Photo: John Fletcher/Staff Photographer. Reprinted courtesy of the Asheville Citizen-Times

Madison Couple Look to the Sweet Fruits

by John Boyle, Asheville Citizen-Times, June 20, 2005

Pam Zimmerman and her daughter, Ashley, handle a basket of black raspberries they picked Saturday at Zimmerman’s Berry Farm in Madison County. While berry income hasn’t surpassed tobacco yet on their farm, it is gaining ground.

REVERE-RICE COVE — When it comes to cash crops in the mountains, for decades it’s been hard to beat burley tobacco. But Pam Zimmerman — armed with three acres of berries — is giving it a shot.

“We wanted to try something different, so we don’t have our eggs all in one basket,” said Zimmerman, who runs Zimmerman’s Berry Farm with her husband, Billy. “Each year we just keep adding on, and we’re not meeting the demand.”

The field that now is home to blueberries was a tobacco field for 60 years. The Zimmermans started growing blueberries and raspberries six years ago, and berry sales now constitute one-third of their farm income, a figure they hope to boost to one-half this season.

Tobacco has been grown commercially in the mountains since the 19th century and for decades put bread on the table and children through college. But today farmers like the Zimmermans are looking to diversify, mainly because the U.S. Congress last year passed a $10.1 billion buyout bill that ended the federal tobacco price support program put in place in 1938.

In exchange, tobacco growers and quota holders will receive a lump-sum payout disbursed over 10 years, with the first payment coming by Sept. 30.

Program Helps Farmers Diversify

The Zimmermans took advantage of another program this spring, receiving a $2,500 grant from the WNC Agricultural Options Program, which is administered by the N.C. Cooperative Extension Service. They’re using the grant for a greenhouse to start vegetable and berry plants.

Last year, the service, in partnership with the N.C. Department of Agriculture and HandMade in America, secured a $198,210 grant from the N.C. Tobacco Trust Fund Commission. This year it has disbursed 51 grants of $2,500 each to help farmers explore new options, including agricultural tourism and crop diversification.

Erin Jasin, the extension service’s western district project coordinator for agricultural tourism and crop diversification, says the grants are a way of reducing growers’ risk. Based in the Buncombe office, Jasin works with farmers in 15 western counties.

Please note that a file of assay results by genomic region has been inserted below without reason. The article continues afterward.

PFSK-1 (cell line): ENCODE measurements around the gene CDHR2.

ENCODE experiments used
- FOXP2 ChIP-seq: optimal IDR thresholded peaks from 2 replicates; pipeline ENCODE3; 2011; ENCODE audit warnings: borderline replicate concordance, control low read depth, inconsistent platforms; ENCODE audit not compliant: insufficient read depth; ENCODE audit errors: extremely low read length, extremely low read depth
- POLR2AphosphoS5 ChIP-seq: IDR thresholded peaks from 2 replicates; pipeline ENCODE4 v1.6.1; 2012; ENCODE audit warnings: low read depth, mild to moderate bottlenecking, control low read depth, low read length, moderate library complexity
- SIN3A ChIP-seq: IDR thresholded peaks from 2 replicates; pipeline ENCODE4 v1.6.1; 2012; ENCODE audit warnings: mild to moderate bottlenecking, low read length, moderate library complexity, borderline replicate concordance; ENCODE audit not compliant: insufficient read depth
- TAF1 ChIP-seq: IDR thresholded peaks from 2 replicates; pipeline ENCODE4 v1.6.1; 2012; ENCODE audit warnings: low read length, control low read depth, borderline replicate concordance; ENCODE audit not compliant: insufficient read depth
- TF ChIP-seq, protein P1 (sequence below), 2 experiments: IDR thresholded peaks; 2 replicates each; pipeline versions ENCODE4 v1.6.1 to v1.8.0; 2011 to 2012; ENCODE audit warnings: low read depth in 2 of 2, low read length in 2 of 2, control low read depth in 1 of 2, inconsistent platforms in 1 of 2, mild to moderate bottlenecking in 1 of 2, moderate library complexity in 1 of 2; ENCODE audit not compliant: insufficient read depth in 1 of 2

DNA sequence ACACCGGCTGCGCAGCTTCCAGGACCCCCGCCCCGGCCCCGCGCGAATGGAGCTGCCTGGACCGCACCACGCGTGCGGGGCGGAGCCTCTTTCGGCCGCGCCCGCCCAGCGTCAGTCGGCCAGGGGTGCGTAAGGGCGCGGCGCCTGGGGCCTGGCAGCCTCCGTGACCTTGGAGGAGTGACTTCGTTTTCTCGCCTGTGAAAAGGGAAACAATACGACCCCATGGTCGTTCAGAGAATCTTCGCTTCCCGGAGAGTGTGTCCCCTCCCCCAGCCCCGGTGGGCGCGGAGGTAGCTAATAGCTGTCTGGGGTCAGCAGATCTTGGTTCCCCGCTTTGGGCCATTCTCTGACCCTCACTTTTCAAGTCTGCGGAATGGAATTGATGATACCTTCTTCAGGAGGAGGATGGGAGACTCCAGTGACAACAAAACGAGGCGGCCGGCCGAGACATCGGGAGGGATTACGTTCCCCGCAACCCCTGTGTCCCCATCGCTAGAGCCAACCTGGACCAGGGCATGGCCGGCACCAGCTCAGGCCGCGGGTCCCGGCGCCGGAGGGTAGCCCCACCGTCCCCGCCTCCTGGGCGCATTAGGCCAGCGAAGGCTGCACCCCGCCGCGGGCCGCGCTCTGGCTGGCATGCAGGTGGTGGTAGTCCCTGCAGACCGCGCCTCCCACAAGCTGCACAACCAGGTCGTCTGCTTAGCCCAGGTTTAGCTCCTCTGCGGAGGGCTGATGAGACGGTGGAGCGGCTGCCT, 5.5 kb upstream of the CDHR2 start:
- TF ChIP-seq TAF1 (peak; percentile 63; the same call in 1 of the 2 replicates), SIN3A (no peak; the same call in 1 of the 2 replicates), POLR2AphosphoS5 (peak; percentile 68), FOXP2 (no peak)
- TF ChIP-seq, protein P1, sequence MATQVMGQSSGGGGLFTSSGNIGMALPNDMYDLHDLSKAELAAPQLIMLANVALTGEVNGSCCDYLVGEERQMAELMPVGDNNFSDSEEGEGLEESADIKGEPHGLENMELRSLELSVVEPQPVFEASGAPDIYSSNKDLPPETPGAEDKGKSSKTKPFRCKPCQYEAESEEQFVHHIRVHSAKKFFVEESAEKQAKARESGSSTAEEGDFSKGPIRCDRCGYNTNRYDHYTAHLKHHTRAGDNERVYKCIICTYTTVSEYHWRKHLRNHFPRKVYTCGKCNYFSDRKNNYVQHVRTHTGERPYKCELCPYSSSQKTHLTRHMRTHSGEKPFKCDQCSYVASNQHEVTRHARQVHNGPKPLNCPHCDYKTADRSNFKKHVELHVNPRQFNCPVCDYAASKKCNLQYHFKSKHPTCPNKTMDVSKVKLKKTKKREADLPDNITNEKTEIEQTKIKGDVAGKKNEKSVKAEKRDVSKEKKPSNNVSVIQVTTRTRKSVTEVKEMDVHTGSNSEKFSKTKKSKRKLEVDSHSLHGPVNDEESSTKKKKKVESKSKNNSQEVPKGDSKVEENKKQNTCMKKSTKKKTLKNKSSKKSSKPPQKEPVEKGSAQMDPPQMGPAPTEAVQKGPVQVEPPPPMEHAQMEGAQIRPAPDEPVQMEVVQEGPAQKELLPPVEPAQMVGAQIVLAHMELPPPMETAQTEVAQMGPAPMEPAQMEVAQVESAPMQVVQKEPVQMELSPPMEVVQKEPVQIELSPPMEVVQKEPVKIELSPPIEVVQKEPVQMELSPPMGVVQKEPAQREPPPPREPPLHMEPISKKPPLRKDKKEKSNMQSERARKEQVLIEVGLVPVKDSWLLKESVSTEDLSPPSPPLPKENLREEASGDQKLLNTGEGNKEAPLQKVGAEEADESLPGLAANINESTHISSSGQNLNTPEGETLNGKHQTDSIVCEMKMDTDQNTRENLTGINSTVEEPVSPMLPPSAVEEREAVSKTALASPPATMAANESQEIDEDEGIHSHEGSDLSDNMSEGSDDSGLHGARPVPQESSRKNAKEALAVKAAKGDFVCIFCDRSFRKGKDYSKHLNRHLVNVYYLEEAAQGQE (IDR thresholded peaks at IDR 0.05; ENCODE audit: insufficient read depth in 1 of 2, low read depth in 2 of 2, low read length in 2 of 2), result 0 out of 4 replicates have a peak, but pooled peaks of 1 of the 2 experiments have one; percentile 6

The tobacco price support program worked well for decades, Jasin says, but it hurt growers in one crucial area: marketing. The grants may prod farmers to try something that requires them to entice buyers. “There are a lot of people who want the experience of being on the farm, and that’s sort of the beginning of agri-tourism,” Jasin said.

Pam Zimmerman, Jasin says, has a natural flair for marketing. Zimmerman’s farm is mostly a “pick-your-own” operation, but she will pick berries for those who don’t want to do their own labor. She also sells a variety of jams, jellies and other products. Right now the raspberry season is kicking into high gear. Black raspberries in particular, which have a richer taste than others, are in demand. “We sold every one we had last year,” Zimmerman said. She got calls throughout the spring from people who reserved them.

Burley is hard to give up

While the berries are delivering financially, the Zimmermans aren’t giving up on burley, planting seven acres this year. With many older farmers getting out of tobacco, total production of burley is down this year, increasing demand. But farmers need to remember that burley is now being grown in non-traditional areas, including the North Carolina Piedmont and Georgia, according to Blake Brown, an agricultural economist at N.C. State University.

“There are an awful lot of unknowns right now with U.S. burley — it’s definitely going through a lot bigger transition than flue-cured tobacco,” Brown said of the mainstay variety of eastern tobacco production and the main type of leaf in cigarettes. “If you plan on growing burley in the future, I think it’s important to have a fall-back plan as well.” Already the price for burley has dropped to the $1.50-a-pound level from $2 or so last year, although growers’ production costs have also dropped. But the price may drop further in coming years, though, as big tobacco companies buy cheaper leaf from Brazil, China and other countries.

Farmers have been leaving burley for years. In 1993, Madison County had 1,250 tobacco growers, a number that has dwindled to about 700 now, according to the Farm Service Agency’s county office. David Kendall, an agent with the Madison County office of the N.C. Cooperative Extension Service, specializes in agri-tourism and alternative crops. He says Madison’s farmers fall into two groups: older farmers who are watching and waiting to see what happens with burley, and younger farmers open to almost anything.

“A lot of this is still in the experimental phase,” he said. “People are trying a lot of different things. A lot of the old-timers don’t want people on their farms (for agri-tourism), and some of the newer ones are worried about liability. So, a lot of them are adjusting to it and have to ease into the right match.”

No crop is a panacea